Culture, Community, and Educational Success: Reimagining the Invisible Knapsack - Race and Education in the Twenty-First Century (Hardback)
  • Culture, Community, and Educational Success: Reimagining the Invisible Knapsack - Race and Education in the Twenty-First Century (Hardback)
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Culture, Community, and Educational Success: Reimagining the Invisible Knapsack - Race and Education in the Twenty-First Century (Hardback)

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£60.00
Hardback 192 Pages / Published: 16/01/2019
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Many Black, first-generation college students turned PhDs-tie their academic success, achievements, and ability to navigate the difficult terrain of higher education back to the critical experiences and lessons learned in their home lives and through their cultural backgrounds. For them, culture matters. This book offers an opportunity for an anti-deficit and positive examination of (Black/Black-multiracial) culture and its role in creating educational efficacy among academics of color. Through personal narrative, educational and learning theory, creative writing/poetry, this hybrid text examines the cultural path to the doctorate. Transformative practice should be guided by an understanding of how an appreciation of a faculty member's cultural, life, and social experiences can be used to establish a healthy environment that will better appreciate, engage, and retain faculty of color. Along these lines, this text also considers how cultural, life and social experiences translate into pedagogy, mentorship and value as faculty of color.

Publisher: Lexington Books
ISBN: 9781498557726
Number of pages: 192
Dimensions: 229 x 152 mm


MEDIA REVIEWS
Deeply engaging and highly accessible, Culture, Community, and Educational Success: Reimagining the Invisible Knapsack is a transformative text that illuminates the complexities of race, social class, gender, family, and community as they shape learning in K-12 and higher education. Jenkins, Troutman, and Glover utilize intersectional analysis and critical pedagogies as a lens for examining structures of power and dominance. By offering readers both theoretical examinations and personal narratives, Culture, Community, and Educational Success: Reimagining the Invisible Knapsack makes an essential intervention into conversations about teaching and learning at the intersections of racialization and poverty; the authors dismantle deficit-based paradigms and assert the significance of liberatory education. Higher education researcher and professionals, K-12 education scholars and teachers, as well as administrators at all levels, will find the valuable insights offered in this book to be a vision for liberatory praxis that they too can implement. -- Mel Michelle Lewis, Director, The Center for Geographies of Justice, Associate Professor, Women, Gender, & Sexuality Studies and Africana Studies, Goucher College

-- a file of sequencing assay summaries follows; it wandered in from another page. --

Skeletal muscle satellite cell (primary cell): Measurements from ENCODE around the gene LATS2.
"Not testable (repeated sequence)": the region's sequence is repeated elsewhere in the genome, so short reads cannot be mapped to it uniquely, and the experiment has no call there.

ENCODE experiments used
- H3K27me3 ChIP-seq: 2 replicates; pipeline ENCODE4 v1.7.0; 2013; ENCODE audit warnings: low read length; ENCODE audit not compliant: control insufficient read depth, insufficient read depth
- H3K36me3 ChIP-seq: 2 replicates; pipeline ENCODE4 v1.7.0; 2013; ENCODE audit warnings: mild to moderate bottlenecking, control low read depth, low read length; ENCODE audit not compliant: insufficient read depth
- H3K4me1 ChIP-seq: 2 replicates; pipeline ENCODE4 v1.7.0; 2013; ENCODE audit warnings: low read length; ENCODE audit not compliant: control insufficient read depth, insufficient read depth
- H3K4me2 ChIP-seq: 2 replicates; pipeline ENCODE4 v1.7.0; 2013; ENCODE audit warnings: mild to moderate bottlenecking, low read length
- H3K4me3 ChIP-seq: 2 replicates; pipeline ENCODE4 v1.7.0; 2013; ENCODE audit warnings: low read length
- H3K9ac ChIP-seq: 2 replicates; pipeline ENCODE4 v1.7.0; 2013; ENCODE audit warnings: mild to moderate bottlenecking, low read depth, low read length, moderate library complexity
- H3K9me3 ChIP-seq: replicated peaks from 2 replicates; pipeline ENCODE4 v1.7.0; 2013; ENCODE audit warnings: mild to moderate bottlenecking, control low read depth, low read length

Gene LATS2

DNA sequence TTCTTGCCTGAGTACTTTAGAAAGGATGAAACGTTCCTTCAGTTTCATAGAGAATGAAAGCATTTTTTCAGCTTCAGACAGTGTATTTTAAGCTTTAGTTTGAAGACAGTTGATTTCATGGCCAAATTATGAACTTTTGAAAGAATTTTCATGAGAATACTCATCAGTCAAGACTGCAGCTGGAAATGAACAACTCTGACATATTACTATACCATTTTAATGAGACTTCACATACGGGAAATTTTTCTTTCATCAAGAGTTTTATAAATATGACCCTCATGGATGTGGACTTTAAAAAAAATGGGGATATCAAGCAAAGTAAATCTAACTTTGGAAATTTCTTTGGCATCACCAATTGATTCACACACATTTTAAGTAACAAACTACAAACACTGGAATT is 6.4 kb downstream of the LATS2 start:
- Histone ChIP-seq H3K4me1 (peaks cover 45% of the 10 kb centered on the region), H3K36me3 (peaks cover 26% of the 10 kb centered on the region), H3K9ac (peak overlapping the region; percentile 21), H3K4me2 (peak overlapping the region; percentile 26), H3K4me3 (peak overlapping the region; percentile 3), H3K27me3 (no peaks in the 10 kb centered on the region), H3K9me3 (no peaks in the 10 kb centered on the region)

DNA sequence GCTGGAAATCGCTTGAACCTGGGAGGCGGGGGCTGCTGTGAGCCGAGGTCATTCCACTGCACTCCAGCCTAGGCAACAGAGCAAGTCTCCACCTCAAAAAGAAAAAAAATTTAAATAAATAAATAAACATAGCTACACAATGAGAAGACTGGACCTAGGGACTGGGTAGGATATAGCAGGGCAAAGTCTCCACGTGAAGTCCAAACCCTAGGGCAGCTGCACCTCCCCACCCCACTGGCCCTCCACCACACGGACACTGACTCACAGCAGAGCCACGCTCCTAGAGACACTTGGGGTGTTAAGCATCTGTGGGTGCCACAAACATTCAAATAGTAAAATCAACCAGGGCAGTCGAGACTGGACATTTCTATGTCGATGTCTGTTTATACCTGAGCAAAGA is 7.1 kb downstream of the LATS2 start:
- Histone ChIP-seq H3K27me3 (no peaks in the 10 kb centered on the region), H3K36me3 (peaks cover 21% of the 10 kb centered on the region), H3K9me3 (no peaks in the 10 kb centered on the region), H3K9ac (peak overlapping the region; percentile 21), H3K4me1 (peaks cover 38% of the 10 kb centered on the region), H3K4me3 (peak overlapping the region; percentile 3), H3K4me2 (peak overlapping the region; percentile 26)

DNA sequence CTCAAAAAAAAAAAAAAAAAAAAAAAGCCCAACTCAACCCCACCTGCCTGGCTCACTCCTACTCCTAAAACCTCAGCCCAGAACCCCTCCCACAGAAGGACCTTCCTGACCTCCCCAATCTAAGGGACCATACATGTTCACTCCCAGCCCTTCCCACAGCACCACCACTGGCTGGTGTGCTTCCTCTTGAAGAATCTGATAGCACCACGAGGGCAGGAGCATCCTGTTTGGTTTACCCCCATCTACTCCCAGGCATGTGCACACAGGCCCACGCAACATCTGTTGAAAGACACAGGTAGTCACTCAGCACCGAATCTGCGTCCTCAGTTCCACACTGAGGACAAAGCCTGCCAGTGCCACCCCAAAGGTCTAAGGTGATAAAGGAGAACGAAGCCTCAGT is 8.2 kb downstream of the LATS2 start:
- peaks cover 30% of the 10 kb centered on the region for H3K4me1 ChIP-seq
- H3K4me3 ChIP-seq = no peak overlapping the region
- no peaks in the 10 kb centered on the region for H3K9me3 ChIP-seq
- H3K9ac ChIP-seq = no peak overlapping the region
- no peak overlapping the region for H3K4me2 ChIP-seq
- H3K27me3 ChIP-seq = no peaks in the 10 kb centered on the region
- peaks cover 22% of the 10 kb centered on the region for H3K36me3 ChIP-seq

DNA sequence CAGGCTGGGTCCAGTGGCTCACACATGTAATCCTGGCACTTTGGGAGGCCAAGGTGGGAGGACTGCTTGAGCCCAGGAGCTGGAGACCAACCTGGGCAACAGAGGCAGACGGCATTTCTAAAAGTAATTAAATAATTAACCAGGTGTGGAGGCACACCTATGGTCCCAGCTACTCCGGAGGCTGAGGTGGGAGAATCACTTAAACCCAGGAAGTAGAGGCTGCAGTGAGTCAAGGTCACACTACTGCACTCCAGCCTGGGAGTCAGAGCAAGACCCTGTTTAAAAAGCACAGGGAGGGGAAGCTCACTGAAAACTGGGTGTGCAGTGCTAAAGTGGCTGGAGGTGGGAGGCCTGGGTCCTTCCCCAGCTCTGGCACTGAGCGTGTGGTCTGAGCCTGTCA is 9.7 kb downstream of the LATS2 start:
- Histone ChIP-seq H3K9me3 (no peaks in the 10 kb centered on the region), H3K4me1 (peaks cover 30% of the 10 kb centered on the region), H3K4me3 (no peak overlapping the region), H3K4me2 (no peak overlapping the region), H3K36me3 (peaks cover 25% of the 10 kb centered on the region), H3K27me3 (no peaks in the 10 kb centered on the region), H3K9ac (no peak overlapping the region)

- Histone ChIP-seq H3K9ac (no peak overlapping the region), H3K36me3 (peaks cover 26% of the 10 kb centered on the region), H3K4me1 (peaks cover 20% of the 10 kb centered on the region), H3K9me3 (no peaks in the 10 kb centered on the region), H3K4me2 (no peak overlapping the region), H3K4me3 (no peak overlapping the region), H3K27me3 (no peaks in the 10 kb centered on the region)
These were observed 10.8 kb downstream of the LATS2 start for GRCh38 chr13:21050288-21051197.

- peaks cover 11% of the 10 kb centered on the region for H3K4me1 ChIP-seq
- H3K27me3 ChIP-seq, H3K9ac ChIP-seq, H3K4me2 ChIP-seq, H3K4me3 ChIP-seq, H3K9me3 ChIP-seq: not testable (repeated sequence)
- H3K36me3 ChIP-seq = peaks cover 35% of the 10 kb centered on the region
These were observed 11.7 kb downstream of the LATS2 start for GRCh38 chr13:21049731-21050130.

Through storytelling and biography, Culture, Community, and Educational Success: Reimagining the Invisible Knapsack, by Toby S. Jenkins, Stephanie Troutman, and Crystal Polite Glover, pushes readers to rethink our notions of preparedness and privilege. Challenging those who demonize and pathologized students of color, this collection reflects on the expertise, power, knowledge, and cultural experiences they bring into each and every classroom. Demanding that we account for the invisible and dismissed backpacks of ethnically diverse communities, this work highlights the power of and within family, community, and culture, making clear that in these inheritances lies both the tools and pathway of success, empowerment, and justice inside and outside the classroom. -- David J. Leonard, Professor of Critical Culture, Gender, and Race Studies, Washington State University
Culture, Community, and Educational Success: Reimagining the Invisible Knapsack is a timely and relevant book for those who wish to better understand literacies of Black and multiracial K-12 students turned advanced degree holding researchers, scholars and professionals. Focusing on first-generation narratives situated in various locations in terms of race, geography, schools and socioeconomic circumstances, this work insists on the beauty of culture and community in the educational journey and during the process of becoming an academic. Often the speech of Black and multi-racial students and scholars is muted, ignored and/or viewed negatively. In this book, Jenkins, Troutman and Glover insist on redefining the positive impacts of ethnic and racial community and family heritage toward the production of success in schools. Using intersectional autoethnography, the authors seek to `reimagine' and theorize anew the importance of life writing as a method to explore and expose the domain of the deeply personal as it relates to race and ethnicity, and research on schooling success. This book recognizes educational systems and schooling as part of an ecology: it illustrates that learning is related to family and community in profound ways. It provides an account of how diverse experiences, positively redefined and reexamined, can challenge and transform discourses of educational deficits. -- Elaine Richardson, Professor of Literacy Studies, Ohio State University

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